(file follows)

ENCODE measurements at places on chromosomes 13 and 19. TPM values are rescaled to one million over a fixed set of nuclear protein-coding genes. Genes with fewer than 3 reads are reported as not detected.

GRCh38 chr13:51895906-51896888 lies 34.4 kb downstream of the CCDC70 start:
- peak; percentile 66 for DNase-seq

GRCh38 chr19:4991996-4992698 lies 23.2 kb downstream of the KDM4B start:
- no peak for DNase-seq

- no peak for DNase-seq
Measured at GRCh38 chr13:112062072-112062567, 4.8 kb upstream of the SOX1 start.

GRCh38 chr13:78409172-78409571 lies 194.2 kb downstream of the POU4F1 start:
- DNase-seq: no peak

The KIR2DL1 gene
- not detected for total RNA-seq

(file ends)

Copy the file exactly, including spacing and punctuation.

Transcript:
ENCODE measurements at places on chromosomes 13 and 19. TPM values are rescaled to one million over a fixed set of nuclear protein-coding genes. Genes with fewer than 3 reads are reported as not detected.

GRCh38 chr13:51895906-51896888 lies 34.4 kb downstream of the CCDC70 start:
- peak; percentile 66 for DNase-seq

GRCh38 chr19:4991996-4992698 lies 23.2 kb downstream of the KDM4B start:
- no peak for DNase-seq

- no peak for DNase-seq
Measured at GRCh38 chr13:112062072-112062567, 4.8 kb upstream of the SOX1 start.

GRCh38 chr13:78409172-78409571 lies 194.2 kb downstream of the POU4F1 start:
- DNase-seq: no peak

The KIR2DL1 gene
- not detected for total RNA-seq